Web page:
Ten of Paris's 16 lines were shut and service on the others was disrupted.
Many workers cycled, walked or stayed at home, while free rides were on offer on transport operator RATP's e-moped and Uber's e-bike and scooter networks.
The strike, the biggest since 2007, is the first big act against President Macron's plan for a universal pension.
It would replace dozens of different pension schemes for different professions.
Members of other professions including lawyers, airline staff and medical workers have called for more strikes starting on Monday.
There were 235km (145 miles) of traffic jams in the Paris region, officials said, more than double normal levels.
Local media showed photos of crammed platforms on four metro lines, where some trains were running.
Le Parisien newspaper said a legal requirement to maintain a minimum level of service - in place following a big strike in 2007, which was also against a pension overhaul - was not being fulfilled.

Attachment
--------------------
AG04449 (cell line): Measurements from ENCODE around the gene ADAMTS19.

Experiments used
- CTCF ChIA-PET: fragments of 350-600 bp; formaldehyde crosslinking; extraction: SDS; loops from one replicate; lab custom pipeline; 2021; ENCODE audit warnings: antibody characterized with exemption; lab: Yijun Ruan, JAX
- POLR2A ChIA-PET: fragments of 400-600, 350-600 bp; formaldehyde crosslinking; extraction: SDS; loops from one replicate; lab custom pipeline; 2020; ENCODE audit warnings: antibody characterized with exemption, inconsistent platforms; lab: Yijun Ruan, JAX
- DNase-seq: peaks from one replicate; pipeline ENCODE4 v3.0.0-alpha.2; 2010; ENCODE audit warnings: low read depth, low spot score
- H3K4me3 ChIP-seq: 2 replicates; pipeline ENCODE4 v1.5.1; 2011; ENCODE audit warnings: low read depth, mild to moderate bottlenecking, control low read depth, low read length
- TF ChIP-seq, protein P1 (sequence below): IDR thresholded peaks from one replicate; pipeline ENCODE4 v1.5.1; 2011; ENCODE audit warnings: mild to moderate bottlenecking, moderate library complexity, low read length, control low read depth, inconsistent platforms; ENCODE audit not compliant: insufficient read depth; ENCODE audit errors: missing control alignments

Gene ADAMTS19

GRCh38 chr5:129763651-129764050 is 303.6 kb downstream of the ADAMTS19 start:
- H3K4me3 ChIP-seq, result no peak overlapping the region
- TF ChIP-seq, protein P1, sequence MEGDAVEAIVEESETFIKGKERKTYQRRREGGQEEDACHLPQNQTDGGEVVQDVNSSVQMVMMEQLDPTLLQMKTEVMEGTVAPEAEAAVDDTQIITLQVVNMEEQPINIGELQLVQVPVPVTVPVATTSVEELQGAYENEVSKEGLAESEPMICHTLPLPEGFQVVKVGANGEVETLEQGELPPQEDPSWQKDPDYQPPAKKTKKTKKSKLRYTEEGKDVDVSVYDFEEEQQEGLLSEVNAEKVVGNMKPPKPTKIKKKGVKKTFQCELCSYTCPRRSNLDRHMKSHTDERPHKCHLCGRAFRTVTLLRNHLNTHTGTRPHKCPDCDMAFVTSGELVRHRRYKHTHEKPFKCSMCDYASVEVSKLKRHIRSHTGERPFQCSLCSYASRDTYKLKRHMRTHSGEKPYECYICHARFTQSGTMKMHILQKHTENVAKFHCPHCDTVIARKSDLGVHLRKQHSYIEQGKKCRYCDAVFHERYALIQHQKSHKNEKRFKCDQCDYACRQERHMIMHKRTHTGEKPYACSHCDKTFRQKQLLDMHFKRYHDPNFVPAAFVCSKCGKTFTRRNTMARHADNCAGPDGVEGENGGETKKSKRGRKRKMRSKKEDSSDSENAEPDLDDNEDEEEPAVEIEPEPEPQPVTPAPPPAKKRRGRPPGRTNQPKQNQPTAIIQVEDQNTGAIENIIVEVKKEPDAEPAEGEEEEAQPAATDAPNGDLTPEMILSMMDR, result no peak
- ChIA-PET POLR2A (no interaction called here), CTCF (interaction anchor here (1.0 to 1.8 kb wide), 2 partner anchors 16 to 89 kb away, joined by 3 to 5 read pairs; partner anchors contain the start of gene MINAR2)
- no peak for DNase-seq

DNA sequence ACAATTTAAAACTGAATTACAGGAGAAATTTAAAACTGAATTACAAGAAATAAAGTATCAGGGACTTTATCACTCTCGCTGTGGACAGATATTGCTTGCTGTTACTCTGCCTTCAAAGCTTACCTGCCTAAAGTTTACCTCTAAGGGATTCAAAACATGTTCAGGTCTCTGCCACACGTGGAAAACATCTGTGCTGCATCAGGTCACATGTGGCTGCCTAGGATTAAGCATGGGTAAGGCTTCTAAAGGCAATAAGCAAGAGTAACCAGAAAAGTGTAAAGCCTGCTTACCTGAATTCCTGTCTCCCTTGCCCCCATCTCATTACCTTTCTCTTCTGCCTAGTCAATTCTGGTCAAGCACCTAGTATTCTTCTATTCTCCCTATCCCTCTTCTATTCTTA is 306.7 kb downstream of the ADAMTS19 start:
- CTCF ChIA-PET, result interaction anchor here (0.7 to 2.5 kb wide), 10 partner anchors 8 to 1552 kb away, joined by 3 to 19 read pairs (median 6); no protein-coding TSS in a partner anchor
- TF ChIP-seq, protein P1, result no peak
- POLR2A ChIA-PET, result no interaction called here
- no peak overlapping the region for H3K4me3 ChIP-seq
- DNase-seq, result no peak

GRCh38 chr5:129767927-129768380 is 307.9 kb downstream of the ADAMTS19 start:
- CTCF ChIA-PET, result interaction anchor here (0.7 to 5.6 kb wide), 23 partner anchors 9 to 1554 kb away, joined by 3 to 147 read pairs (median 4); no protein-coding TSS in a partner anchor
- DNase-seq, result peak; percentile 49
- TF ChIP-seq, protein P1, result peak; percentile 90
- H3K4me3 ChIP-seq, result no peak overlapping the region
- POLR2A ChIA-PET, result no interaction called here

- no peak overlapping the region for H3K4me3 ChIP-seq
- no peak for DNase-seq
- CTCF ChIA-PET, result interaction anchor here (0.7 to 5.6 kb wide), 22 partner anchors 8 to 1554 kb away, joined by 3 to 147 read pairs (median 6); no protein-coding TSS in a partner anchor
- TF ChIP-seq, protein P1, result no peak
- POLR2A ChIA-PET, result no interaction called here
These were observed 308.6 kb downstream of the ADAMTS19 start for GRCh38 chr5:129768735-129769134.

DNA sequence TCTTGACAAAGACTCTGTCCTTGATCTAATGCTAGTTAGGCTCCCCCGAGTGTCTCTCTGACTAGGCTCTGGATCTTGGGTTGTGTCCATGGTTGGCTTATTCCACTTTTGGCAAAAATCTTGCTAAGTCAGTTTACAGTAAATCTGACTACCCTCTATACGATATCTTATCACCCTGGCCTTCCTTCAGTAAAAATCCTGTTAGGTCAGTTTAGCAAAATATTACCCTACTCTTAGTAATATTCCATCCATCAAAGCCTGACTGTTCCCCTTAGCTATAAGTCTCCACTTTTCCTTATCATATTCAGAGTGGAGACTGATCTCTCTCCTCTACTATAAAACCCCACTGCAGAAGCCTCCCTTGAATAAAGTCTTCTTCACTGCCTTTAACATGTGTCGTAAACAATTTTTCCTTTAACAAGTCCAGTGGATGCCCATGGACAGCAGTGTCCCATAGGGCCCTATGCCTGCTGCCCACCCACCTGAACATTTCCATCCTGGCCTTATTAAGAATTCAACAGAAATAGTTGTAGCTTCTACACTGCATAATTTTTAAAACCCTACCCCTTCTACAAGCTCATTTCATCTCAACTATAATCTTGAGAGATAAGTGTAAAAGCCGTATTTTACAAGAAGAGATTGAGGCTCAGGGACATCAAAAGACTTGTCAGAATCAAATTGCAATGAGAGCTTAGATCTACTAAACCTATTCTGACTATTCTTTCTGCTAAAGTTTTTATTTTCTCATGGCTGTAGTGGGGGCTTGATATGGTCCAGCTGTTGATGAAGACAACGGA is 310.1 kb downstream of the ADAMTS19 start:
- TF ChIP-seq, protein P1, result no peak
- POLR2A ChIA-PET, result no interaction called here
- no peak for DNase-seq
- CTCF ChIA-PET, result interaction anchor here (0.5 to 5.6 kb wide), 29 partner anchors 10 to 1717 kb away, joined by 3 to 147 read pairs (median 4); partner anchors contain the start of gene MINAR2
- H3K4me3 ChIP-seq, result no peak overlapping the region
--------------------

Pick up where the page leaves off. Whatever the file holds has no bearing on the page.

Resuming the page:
Three of the city's five regional rail lines, run by national rail operator SNCF, were running as normal but the two other lines were offering a reduced rush hour service and no trains at all during the rest of the day.
Travellers reported a surge in prices on ride-hailing services, with one journalist posting a screenshot showing a ride across the city costing €100 (£90), about three times the usual fare.
However Uber was also offering two free 15-minute rides on its Jump electric bikes and scooters in the city. RATP meanwhile was offering free 30-minute rides on the Cityscoot network of electric mopeds.
Paris has about 20,000 electric scooters available for hire.